Ezekiel: Effective Ministry To The Spiritually Rebellious

Part XXXVIII: God's Punishment Of Tyre For Her Greed At Judah's Loss

(Ezekiel 26:1-21)


I.               Introduction

A.    Colossians 3:5d identifies "covetousness" (KJV, ESV) or "greed" (NIV) as "idolatry" (KJV, NIV, ESV), and greed is especially offensive to God since it is expressed at the cost of the material welfare of other people.

B.    The city/nation of Tyre was guilty of this sin against Judah, and the severe judgment that was predicted and is still being fulfilled against Tyre for that sin provides a moving lesson for us today (as follows):

II.            God's Punishment Of Tyre For Her Greed At Judah's Loss, Ezekiel 26:1-21.

A.    The date of this prophecy, being given on the first day of the month in Jehoiakim's 11th year of exile marked it as 587-586 B. C., the same year that Jerusalem fell to Babylon, Ezek. 26:1; Bible Know. Com., O. T., p. 1278.  Quite possibly, this prophecy about Tyre's fall is then "prompted by Jerusalem's imminent collapse," Ibid.

B.    The fall of Tyre is tied up with the fall of Jerusalem, too: God gave this prophetic oracle to Ezekiel specifically because Tyre had greedily rejoiced over Jerusalem's fall, saying "Aha!" because Tyre thought she would prosper because of Jerusalem's fall to Babylon, Ezekiel 26:2; Ibid.

C.    The reason for this expression of greed by Tyre is found in observing its competition in trade with Judah:

1.      "Both Tyre and Jerusalem had vied for the lucrative trade routes between Egypt and the rest of the Middle East.  Tyre dominated the sea routes, but Jerusalem controlled the caravan routes," Ibid. 

2.      "Tyre responded to Jerusalem's fall like a greedy merchant gloating over a rival's catastrophe.  Without Jerusalem being able to secure the overland caravan routes, more products would be shipped by sea," so Jerusalem's fall was viewed by Tyre "as an opportunity to 'corner the market' for trade," Ibid.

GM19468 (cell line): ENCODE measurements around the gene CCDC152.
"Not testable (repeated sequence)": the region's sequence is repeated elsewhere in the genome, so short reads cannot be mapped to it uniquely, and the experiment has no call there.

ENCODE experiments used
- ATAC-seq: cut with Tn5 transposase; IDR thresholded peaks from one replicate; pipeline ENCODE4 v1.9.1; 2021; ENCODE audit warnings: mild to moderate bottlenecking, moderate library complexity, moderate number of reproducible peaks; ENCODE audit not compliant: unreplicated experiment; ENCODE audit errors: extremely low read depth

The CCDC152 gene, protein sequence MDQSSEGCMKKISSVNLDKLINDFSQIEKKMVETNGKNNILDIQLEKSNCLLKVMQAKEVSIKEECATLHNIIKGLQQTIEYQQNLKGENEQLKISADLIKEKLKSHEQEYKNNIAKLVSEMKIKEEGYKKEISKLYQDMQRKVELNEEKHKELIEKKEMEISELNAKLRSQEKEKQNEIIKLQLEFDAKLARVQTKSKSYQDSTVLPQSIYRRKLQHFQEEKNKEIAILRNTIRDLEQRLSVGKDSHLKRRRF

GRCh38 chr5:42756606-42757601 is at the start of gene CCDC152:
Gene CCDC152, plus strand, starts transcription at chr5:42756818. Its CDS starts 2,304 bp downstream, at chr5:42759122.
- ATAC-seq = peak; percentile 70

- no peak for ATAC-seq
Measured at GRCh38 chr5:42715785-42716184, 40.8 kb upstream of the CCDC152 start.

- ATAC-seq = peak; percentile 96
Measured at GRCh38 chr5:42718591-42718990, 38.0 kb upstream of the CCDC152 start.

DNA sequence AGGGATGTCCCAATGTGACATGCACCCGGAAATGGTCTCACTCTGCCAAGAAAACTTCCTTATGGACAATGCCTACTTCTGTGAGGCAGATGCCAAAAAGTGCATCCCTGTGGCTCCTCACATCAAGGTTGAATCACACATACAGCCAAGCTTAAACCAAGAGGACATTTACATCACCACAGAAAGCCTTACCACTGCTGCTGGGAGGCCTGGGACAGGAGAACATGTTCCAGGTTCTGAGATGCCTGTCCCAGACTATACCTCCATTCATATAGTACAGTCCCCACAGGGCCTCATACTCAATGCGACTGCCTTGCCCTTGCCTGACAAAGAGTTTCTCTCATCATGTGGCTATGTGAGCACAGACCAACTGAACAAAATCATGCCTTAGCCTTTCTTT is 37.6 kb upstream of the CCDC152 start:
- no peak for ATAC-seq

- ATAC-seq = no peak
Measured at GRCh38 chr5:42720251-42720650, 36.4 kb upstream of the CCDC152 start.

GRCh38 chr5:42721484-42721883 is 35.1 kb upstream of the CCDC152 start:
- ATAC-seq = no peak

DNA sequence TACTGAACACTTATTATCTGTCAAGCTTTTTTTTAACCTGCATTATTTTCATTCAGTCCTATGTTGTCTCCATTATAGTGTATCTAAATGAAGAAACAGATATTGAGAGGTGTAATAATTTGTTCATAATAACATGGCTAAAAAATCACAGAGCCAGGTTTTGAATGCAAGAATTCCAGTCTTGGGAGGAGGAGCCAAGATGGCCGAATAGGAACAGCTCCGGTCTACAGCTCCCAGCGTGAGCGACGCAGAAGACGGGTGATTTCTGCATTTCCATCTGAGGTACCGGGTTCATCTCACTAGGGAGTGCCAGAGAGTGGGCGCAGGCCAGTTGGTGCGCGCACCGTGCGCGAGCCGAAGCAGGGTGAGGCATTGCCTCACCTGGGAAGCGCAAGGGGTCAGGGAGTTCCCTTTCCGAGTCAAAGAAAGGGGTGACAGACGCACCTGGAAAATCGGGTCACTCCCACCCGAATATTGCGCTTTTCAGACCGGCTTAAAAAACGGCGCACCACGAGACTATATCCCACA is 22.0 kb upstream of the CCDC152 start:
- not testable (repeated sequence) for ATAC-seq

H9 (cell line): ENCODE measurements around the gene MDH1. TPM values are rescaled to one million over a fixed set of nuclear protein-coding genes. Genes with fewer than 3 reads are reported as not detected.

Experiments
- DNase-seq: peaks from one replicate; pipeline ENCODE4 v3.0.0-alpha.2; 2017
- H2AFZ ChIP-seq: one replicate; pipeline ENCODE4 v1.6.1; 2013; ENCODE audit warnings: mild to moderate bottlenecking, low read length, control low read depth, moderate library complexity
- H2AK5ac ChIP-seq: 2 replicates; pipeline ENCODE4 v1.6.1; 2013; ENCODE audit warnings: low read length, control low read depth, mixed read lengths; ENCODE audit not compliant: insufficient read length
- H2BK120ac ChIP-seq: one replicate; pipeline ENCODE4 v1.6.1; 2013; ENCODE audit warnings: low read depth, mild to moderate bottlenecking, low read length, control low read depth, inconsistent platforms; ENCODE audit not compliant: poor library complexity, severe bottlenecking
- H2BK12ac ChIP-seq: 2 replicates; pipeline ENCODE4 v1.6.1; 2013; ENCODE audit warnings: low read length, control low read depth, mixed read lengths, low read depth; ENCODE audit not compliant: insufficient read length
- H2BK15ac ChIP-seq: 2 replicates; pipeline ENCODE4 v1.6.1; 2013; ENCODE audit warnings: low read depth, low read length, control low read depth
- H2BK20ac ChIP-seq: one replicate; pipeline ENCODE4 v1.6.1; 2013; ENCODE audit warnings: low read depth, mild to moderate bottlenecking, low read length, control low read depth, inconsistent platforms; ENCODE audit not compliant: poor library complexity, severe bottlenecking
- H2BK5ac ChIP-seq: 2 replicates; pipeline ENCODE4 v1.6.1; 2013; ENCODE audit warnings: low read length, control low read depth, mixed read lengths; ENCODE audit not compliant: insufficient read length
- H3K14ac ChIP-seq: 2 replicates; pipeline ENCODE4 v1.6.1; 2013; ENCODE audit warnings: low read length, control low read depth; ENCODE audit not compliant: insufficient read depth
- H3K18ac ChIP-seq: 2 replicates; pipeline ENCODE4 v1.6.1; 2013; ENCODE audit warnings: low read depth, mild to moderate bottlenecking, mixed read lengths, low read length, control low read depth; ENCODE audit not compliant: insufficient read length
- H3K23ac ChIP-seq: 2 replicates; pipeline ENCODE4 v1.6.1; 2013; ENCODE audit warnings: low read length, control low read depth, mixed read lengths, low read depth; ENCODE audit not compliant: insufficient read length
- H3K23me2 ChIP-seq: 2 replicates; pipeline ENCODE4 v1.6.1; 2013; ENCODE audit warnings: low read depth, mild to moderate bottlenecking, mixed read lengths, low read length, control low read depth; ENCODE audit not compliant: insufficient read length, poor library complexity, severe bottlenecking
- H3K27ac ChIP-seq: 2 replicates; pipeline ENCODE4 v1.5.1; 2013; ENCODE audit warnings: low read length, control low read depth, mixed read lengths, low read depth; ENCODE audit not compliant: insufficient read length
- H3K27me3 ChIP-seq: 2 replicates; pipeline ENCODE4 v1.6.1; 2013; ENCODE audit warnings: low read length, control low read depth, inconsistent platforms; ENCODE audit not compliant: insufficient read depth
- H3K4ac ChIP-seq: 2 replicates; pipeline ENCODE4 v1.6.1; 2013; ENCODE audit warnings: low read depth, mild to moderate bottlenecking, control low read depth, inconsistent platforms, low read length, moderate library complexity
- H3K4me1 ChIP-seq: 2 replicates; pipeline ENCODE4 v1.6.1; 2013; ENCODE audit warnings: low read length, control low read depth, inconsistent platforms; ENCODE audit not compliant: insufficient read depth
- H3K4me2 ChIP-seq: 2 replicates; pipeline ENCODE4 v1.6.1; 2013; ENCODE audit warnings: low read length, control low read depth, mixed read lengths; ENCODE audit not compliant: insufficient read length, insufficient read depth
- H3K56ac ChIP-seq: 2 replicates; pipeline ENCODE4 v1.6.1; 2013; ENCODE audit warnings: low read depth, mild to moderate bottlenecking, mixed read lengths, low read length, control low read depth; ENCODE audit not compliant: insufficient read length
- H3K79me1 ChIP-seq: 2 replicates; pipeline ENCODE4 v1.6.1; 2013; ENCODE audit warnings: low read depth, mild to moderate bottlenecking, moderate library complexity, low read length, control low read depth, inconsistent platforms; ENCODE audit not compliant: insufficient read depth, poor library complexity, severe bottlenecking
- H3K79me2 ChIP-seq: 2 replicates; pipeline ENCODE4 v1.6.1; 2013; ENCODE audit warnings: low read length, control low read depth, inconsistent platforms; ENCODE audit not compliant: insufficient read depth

D.    Since Tyre was a city on an island close to the Mediterranean seashore, its suburbs being on the mainland, God pictured Tyre's fall as that of a city being battered and destroyed by storm-tossed sea waves, Ez. 26:3-21:

1.      God was against Tyre because of her greed at Jerusalem's fall, so He would bring up many nations to batter her like the crashing waves of a storm-tossed sea would batter and destroy a wall, Ezek. 26:3.

2.      The Lord would so devastate the city with His "waves" of judgment that it would become a bare rock, v. 4.

3.      Tyre would then be a place for the spreading of fishing nets to dry, having been plundered of her wealth by the nations and her suburbs on the mainline, figuratively called her "daughters," being slain by the sword, so that even Tyre would know that God was the Lord, Ezekiel 26:5-6.

4.      The Lord explained that He would bring Nebuchadnezzar of Babylon to destroy all the settlements on the mainland, Ezekiel 26:7-11.  Historically, Nebuchadnezzar destroyed the suburbs on the mainland and replaced the king on the island city of Tyre with Baal II, apparently a loyal vassal king, Ibid., p. 1279.

5.      Switching from the singular pronoun "he" that referred to Nebuchadnezzar to "they" at Ezekiel 26:12a, God predicted the "nations" that would follow Babylon in completing Tyre's destruction, and He claimed she would never be rebuilt, but be a place for the spreading of nets, Ezekiel 26:12b-14; Ibid.  Historically, Alexander the Great of Greece defeated the city in 332 B. C. by destroying the mainland city that had been rebuilt after Babylon's destruction and building a causeway with its rubble out to the island fort so that he could destroy it by land, Ibid.  Though Tyre was rebuilt and is mentioned in Matthew 15:21-28 et al., the Muslims finished leveling it in A. D. 1291, Ibid.; Ryrie Study Bible, KJV, 1978, ftn. to Ezekiel 26:3-14. 

6.      Remarkably, to this day, though freshwater springs near Tyre dump 10,000,000 gallons a day into the Mediterranean, still making it an excellent location for a city, the spot still remains a bare rock not rebuilt just as Ezekiel had predicted that it would remain! (Josh McDowell, A Ready Defense,1991, p. 62-63)

7.      Tyre's destruction would cause her ancient trading partners to lament her loss (Ezekiel 26:15-18), and the people of Tyre would go down to the place of the departed dead so that Tyre would never exist as a city again, having come to a dreadful end, Ezekiel 26:19-21.


Lesson: Since Tyre rejoiced over what she thought would bring her great wealth in the fall of trade rival Jerusalem to Babylon, God would cause the nations so to beat against the seaside city of Tyre like the relentless waves of a storm-tossed sea that they would destroy her until she became a lasting bare rock for the spreading of fishing nets.


Application: (1) May we never function in greed which is idolatry, Colossians 3:5d.  (2) May we never gloat or take financial advantage at the material loss of someone else, but be ready to help those in need, 1 Timothy 6:17-19.